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Billy Green Story Supported by War of 1812 Magazine

Excerpted from the article, Billy Green and the Battle of Stoney Creek (June 6 1813)

Member Doug Green UE sent me a recent, lengthy article that fully supports the concept that Billy Green was given the countersign by Isaac Corman, his brother-in-law who obtained it from the Americans when he was briefly taken captive. Billy took this information over to Colonel John Harvey, at Burlington Heights, who cross examined Billy, thinking that he was a spy, not having any paperwork to show that Billy was part of the local militia. Harvey decided to have his troops travel at night to Stoney Creek. There Harvey told Billy to “run through” the sentry and Billy regretted killing this man to his dying day, as told by his physician, Dr. Thomas Picton Brown, who related this fact on Billy’s burial day, March 18, 1877.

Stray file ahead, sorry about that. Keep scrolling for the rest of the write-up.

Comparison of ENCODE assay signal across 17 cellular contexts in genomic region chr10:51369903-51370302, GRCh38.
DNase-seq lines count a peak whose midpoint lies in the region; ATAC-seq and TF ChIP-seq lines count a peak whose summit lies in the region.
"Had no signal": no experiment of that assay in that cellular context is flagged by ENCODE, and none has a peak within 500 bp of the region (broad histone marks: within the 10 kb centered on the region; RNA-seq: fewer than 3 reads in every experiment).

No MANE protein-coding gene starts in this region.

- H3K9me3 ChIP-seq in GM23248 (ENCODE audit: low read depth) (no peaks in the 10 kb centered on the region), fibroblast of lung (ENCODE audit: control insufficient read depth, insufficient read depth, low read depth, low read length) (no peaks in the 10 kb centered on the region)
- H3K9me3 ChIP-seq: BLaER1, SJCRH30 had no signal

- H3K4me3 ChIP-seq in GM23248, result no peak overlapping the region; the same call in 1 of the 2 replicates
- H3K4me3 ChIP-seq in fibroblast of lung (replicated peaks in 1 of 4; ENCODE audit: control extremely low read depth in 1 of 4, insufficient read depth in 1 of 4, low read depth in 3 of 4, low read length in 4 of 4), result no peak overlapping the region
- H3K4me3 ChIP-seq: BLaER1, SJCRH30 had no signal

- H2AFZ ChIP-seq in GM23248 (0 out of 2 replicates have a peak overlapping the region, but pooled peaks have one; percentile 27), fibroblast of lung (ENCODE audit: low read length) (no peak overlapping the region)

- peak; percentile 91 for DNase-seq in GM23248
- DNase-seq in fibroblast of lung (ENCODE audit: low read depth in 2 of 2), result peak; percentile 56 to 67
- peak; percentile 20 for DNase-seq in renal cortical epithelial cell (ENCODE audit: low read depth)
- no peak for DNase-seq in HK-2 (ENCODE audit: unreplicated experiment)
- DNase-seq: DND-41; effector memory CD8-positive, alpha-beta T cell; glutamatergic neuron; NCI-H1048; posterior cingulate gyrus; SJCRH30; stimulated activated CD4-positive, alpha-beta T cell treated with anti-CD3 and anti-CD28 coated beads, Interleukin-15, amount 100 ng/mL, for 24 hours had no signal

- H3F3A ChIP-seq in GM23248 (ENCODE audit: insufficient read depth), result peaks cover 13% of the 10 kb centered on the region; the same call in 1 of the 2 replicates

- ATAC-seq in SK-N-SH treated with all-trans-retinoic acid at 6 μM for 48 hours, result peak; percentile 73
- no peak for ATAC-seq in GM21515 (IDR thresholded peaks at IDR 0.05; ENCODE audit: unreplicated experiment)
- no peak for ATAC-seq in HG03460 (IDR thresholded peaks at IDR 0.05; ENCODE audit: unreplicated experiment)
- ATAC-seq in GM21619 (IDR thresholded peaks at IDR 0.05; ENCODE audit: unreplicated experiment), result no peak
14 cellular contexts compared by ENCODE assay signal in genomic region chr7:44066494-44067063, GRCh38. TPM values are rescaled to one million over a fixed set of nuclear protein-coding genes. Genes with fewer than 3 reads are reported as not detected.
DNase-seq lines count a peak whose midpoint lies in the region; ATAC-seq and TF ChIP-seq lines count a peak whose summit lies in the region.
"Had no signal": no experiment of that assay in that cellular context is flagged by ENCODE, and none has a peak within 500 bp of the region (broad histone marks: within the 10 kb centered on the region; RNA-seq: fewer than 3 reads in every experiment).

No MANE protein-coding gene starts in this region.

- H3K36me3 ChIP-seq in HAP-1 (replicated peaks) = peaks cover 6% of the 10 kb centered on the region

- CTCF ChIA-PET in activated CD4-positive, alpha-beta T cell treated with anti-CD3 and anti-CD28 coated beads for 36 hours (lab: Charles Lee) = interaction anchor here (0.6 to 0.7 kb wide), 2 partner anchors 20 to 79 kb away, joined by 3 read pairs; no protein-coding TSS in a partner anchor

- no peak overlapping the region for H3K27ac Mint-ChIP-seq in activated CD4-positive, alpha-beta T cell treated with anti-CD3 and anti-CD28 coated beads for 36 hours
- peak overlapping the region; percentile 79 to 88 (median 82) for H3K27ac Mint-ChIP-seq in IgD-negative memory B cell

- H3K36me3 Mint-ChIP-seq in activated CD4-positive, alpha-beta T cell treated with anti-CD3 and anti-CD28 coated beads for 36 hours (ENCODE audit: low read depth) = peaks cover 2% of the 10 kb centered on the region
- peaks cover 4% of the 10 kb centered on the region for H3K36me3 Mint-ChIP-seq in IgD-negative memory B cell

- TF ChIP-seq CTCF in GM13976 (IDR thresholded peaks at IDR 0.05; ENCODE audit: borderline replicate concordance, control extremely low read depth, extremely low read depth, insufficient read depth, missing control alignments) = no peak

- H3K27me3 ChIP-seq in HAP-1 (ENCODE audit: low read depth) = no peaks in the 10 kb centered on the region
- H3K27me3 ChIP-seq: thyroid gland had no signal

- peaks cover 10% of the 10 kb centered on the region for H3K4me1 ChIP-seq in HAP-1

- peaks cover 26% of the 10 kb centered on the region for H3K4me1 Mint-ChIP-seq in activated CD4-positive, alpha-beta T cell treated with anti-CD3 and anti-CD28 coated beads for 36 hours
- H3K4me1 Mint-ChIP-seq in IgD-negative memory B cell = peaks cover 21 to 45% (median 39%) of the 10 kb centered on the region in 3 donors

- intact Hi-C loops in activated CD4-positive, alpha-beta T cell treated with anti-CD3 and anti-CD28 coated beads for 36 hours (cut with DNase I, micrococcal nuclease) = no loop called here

It comes to light that Billy may not have wanted to bring attention to his role in this or any other killing later on as his brothers, Levi, John and Samuel spent a year in the York jail in 1814 due to accusations by Mohawk Chief John Norton that they had murdered Indians. Lieutenant General Sir Gordon Drummond offered a hundred pounds reward to anyone with evidence to convict these Green boys. The Greens said that the Indians had stolen everything they had right in the presence of Norton.

Billy Green was illiterate, unlike Laura Secord who was literate and promoted her own cause. Billy had no reason to promote his own cause as it seems he felt there was a dark side to his story, due to killing the sentry.

Author Philip Green, an Adam Green descendant (father of Billy) has gone to great length to show the similarities in reports, diaries and interviews when looking over the details of the battle of Stoney Creek. He feels that Billy was a young man who took initiative and risks and who fought in this battle, contributing to the repelling of the Americans, as best he could do. The author feels that in this the 200th anniversary of the Battle of Stoney Creek that history books should be rewritten to recognize the heroic actions of Billy Green and indeed of Isaac Corman as well.

Many contributors to this article are mentioned. I would like to recognize Doug Green UE as one of the main sources for this publication.

Permanent link to this article: http://uel-hamilton.com/heritage-news/billy-green-story-supported-by-war-of-1812-magazine/